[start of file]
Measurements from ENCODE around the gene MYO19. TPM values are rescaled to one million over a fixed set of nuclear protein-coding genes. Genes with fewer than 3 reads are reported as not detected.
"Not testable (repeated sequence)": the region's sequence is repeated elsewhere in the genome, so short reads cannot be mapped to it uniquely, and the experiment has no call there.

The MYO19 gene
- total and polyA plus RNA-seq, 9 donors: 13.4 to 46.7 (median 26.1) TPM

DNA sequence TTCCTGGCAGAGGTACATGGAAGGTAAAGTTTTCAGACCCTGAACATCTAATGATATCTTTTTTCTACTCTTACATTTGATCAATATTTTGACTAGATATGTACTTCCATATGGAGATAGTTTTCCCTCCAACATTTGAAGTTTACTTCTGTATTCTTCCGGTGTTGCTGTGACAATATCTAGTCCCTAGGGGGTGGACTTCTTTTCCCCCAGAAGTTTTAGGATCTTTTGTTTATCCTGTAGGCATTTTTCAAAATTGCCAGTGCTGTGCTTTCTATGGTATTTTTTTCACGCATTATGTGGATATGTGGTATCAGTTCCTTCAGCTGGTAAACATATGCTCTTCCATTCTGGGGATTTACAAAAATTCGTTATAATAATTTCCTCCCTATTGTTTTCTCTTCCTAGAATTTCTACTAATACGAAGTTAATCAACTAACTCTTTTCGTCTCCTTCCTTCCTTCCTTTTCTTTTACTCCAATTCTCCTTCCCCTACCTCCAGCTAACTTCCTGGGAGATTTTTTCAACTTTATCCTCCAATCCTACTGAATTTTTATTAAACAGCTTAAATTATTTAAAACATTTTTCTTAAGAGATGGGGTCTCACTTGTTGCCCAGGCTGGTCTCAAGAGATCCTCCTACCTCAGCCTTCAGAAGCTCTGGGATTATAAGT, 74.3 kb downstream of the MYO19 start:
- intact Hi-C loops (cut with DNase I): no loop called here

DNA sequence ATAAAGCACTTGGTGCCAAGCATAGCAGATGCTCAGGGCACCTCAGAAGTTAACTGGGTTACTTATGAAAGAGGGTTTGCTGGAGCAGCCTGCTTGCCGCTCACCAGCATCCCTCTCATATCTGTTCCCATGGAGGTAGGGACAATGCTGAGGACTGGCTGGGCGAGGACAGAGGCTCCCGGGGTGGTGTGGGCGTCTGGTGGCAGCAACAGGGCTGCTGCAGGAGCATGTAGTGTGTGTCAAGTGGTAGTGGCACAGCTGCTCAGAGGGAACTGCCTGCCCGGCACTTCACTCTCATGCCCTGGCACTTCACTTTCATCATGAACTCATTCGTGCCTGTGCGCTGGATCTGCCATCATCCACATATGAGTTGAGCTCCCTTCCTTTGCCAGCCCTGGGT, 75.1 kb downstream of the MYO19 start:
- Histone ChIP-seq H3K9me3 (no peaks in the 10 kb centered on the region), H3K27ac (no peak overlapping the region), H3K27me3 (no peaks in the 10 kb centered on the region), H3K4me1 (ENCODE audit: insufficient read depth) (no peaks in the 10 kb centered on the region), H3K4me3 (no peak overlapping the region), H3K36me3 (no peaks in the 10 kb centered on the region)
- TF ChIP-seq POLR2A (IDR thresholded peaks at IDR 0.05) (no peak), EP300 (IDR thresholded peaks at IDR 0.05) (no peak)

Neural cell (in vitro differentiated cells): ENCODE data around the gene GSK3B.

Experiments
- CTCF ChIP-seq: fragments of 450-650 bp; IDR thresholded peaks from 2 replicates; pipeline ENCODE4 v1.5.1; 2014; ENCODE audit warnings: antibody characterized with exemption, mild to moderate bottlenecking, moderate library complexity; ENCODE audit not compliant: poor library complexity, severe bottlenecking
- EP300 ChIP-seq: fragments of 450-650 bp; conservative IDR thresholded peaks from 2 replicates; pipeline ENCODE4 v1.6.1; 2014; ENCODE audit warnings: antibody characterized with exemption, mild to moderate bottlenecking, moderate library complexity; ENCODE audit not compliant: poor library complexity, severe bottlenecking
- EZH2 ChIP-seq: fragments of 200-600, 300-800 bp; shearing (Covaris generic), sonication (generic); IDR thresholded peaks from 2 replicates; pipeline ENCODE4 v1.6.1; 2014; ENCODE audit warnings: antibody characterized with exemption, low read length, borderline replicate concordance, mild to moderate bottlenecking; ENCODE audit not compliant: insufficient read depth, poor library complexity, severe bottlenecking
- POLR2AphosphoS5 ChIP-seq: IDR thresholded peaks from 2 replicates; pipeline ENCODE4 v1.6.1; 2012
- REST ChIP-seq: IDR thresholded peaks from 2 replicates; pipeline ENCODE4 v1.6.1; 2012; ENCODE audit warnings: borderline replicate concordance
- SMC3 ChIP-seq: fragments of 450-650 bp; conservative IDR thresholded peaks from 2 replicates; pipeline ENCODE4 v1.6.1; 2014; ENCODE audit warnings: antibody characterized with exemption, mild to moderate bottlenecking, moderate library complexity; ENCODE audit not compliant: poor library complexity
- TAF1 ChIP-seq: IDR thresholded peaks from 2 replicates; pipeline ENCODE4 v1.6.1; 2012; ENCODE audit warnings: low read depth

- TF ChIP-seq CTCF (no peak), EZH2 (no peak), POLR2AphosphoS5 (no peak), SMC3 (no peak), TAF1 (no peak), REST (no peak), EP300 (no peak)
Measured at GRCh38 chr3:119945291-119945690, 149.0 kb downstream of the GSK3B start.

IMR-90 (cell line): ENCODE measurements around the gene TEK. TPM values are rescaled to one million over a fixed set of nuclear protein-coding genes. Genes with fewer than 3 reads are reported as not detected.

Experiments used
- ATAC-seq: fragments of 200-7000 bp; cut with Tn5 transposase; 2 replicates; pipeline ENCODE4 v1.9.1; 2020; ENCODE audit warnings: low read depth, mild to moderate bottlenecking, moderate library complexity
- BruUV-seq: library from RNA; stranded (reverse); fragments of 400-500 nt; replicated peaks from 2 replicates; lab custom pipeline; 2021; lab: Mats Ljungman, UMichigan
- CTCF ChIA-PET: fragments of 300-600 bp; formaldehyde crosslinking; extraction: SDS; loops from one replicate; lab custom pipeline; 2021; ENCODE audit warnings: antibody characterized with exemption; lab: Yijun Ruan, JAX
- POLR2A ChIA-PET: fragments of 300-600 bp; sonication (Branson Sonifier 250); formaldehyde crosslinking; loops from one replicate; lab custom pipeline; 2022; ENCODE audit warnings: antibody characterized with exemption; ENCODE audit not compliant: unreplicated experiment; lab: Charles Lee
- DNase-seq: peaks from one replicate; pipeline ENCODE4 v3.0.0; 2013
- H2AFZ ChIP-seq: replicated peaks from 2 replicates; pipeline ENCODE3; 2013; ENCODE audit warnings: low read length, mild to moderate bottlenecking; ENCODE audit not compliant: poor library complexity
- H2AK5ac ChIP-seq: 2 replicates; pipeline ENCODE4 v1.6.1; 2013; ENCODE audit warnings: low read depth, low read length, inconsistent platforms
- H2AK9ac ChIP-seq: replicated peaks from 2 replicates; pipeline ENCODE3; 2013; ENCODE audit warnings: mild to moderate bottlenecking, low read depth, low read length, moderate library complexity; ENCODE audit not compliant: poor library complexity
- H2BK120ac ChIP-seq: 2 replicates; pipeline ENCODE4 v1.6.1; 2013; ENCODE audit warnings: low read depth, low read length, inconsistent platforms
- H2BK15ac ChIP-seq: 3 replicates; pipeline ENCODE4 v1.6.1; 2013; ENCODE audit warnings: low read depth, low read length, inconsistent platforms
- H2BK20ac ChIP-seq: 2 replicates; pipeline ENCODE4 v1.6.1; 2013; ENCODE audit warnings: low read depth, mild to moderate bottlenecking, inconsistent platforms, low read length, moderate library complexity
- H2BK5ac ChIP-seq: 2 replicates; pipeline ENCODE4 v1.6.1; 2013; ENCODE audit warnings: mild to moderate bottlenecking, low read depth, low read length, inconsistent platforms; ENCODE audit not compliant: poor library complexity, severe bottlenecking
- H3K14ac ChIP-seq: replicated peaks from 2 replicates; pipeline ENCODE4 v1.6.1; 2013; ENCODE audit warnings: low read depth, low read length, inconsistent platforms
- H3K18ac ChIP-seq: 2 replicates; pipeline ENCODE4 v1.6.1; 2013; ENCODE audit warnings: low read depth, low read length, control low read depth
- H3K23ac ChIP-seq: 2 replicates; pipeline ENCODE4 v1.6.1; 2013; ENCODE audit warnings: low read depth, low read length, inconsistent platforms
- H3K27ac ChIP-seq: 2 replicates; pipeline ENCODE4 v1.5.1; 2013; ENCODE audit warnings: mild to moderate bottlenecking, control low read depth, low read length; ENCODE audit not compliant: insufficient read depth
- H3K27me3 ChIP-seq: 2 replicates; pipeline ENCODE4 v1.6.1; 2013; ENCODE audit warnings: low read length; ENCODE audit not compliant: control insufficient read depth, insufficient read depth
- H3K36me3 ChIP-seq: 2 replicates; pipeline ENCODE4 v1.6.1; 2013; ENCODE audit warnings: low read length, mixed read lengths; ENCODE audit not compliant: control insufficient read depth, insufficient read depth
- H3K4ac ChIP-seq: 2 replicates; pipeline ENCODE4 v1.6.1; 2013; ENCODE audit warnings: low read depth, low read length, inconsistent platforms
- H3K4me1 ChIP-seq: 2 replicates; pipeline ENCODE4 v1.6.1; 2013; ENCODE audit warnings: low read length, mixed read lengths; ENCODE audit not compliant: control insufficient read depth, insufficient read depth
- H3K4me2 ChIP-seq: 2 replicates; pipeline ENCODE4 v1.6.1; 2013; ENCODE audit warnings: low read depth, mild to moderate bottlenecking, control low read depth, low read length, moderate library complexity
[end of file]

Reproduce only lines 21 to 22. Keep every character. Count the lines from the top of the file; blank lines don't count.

IMR-90 (cell line): ENCODE measurements around the gene TEK. TPM values are rescaled to one million over a fixed set of nuclear protein-coding genes. Genes with fewer than 3 reads are reported as not detected.

Experiments used